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Capital and Its Structure (Studies in economic theory) Hardcover – April 1, 1981

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Editorial Reviews


“Anderson's book is a solid introduction to the anthropology of food for students and general readers. It is clear, well-written, spiced with interesting examples, and illustrated with many evocative photographs taken by the author and by Barbara Anderson.”
- Journal of the Royal Anthropological Institute

“Anderson's view of the relationship between the biological and the cultural is nicely provocative, and his rich personal fieldwork experiences greatly enliven the pages of Everyone Eats.”
- Sidney W. Mintz, author of Tasting Food, Tasting Freedom: Excursions into Eating, Culture, and the Past

“Plenty of cultural insights and background history lend to a survey particularly recommended for college-level students of anthropology and social science.”
- The Bookwatch, The Midwest Book Review

Everyone Eats is anthropology at its best, an exceptional blend of biological and cultural explanation that reveals our relationship with food and eating. Anderson's personal ethnographic experience as a nutritional anthropologist among cultures from around the world will leave the reader with a sense of wonderment about the fundamental human act of eating. Throughout the book Anderson develops a deep social conscience about the problems of over—and under-nutrition—that face the world today.” - Barrett P. Brenton, Associate Editor of The Encyclopedia of Food and Culture

“Although intended for the general public and not as a textbook, this book is recommended for higher education, especially advanced courses.” - CHOICE,Highly Recommended

--This text refers to an alternate Hardcover edition.

About the Author

E. N. Anderson is Professor of Anthropology at the University of California, Riverside. His previous books include The Food of China and Ecologies of the Heart: Emotion, Belief, and the Environment.

--This text refers to an alternate Hardcover edition.

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Product Details

  • Series: Studies in economic theory
  • Hardcover: 130 pages
  • Publisher: New York University Press (April 1, 1981)
  • Language: English
  • ISBN-10: 0836207408
  • ISBN-13: 978-0836207408
  • Product Dimensions: 8.9 x 6 x 0.5 inches
  • Shipping Weight: 8.8 ounces
  • Average Customer Review: 5.0 out of 5 stars  See all reviews (4 customer reviews)
  • Amazon Best Sellers Rank: #2,339,571 in Books (See Top 100 in Books)

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9 of 9 people found the following review helpful By D. W. MacKenzie on April 5, 2008
Format: Hardcover
Lachmann is recognized (among Austrians at least) for stressing the importance of disequilibrium more so than most Austrians. Capital is always in disequilibrium, so we can only understand capital structure by thinking in terms of disequilibrium. While there is no doubt that Lachmann criticized neoclassical general equilibrium theory, there are other elements of his analysis that deserve attention.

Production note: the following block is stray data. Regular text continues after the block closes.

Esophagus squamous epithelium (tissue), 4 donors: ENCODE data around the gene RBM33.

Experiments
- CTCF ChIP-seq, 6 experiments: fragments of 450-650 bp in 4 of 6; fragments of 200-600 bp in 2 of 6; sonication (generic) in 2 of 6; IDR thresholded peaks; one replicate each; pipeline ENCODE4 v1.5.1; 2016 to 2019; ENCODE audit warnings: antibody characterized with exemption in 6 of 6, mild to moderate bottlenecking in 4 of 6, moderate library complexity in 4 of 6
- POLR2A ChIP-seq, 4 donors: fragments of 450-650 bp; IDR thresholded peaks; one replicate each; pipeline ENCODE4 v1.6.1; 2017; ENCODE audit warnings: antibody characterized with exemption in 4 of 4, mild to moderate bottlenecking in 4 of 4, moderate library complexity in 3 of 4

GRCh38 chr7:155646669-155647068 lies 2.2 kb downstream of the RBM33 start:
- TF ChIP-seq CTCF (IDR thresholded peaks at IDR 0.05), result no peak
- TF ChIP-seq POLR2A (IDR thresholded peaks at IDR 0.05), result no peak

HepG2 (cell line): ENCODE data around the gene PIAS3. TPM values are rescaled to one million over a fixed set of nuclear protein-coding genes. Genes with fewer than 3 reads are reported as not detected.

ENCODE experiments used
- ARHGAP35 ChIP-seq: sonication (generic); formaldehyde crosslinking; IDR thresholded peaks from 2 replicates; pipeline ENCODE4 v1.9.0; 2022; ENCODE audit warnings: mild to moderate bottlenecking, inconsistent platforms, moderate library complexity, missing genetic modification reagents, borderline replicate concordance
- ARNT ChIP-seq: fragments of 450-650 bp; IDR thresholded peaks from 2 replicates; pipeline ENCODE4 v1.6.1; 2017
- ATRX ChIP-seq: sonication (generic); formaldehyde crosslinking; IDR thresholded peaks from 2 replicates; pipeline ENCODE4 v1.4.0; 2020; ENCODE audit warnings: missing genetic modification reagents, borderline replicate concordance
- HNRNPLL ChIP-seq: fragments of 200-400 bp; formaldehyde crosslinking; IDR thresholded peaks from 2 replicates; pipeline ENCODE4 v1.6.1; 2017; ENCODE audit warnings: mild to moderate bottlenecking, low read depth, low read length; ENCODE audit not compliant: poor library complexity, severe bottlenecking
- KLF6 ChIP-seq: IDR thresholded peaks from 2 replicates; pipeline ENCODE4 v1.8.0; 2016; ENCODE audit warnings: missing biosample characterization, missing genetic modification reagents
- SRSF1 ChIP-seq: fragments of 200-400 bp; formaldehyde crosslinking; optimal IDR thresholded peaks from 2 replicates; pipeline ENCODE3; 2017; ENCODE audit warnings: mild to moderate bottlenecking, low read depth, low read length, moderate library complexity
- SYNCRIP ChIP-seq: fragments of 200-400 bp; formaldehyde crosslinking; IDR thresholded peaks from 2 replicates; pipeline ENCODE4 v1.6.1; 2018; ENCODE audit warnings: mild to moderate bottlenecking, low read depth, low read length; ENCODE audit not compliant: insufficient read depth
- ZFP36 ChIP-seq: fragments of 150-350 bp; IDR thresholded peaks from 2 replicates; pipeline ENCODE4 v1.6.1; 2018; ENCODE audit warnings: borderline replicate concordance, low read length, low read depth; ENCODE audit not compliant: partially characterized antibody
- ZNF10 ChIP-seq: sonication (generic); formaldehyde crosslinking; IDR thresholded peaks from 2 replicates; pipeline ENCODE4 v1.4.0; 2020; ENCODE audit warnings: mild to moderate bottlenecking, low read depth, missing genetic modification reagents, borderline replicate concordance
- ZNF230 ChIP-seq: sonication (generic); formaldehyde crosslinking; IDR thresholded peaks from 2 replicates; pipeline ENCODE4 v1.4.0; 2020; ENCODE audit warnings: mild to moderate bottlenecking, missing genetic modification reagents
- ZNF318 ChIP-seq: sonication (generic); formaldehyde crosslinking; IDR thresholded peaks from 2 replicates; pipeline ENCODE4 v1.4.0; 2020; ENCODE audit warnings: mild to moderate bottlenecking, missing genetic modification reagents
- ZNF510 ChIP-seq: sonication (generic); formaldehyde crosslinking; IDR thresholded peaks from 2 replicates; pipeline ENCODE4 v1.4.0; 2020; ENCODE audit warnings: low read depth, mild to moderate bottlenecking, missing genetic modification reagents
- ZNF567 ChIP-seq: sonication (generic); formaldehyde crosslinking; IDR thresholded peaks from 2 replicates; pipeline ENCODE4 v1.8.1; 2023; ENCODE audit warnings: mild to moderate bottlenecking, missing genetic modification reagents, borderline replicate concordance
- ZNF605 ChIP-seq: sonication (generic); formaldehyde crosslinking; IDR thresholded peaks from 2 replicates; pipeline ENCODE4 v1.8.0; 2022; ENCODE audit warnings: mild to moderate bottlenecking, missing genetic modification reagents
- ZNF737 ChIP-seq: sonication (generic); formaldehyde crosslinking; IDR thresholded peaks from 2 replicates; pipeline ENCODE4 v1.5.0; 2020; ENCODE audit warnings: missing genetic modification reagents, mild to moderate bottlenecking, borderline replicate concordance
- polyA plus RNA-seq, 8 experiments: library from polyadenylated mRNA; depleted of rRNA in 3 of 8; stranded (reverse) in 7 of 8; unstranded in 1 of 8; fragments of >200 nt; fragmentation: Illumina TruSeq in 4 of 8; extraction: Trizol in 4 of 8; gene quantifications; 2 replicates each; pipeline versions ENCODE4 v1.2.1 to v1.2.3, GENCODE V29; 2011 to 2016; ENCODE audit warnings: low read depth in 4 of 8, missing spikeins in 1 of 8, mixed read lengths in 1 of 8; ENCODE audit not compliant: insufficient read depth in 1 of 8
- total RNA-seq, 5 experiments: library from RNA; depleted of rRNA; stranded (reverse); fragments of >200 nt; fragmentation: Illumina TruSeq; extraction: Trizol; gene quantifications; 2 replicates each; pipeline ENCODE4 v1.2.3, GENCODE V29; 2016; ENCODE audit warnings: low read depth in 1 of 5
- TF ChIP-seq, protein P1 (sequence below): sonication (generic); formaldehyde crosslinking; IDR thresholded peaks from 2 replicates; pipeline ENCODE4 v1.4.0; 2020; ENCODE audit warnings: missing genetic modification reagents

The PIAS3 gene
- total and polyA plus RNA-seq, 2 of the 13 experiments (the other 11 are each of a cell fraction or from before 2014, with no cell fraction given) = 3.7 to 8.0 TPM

Lachmann stressed the role of financial markets. Lachmann insisted that "When left free of political intervention, the market grows institutions in response to challenges ... Among these institutions forward markets and the stock exchange call for our particular attention" (p67). This is a critical point. Neoclassical economists never tire of pointing out that general equilibrium require a complete set of markets, including forward markets. Lachmann thought of capitalism as an evolutionary system, and certain financial markets evolve to solve coordination problems. Of course, financial markets are incomplete. But what is the alternative?

In my own interpretation, Lachmann's insight into how financial markets evolve to solve coordination problems is his most important contribution. His insight into financial markets explains his discontent with general equilibrium analysis, as well as the primary advantages of the capitalist system over its alternatives. Capital and its Structure is a short and insightful book. More economists should read it, including more Austrians.
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6 of 6 people found the following review helpful By Hans Haneberg on July 12, 2006
Format: Hardcover
This is Ludwig Lachmann's best work on economics. Written in 1956, this small book made little to no impact upon the then dominant neo-classical paradigm, even though it should have. This can be explained because Lachmann was an advocate of Karl Menger's Austrian method and a pupil of Fredrick von Hayek at the London School of Economics. Both Hayek and the ideas of Menger were unfashionable during the publication of this work.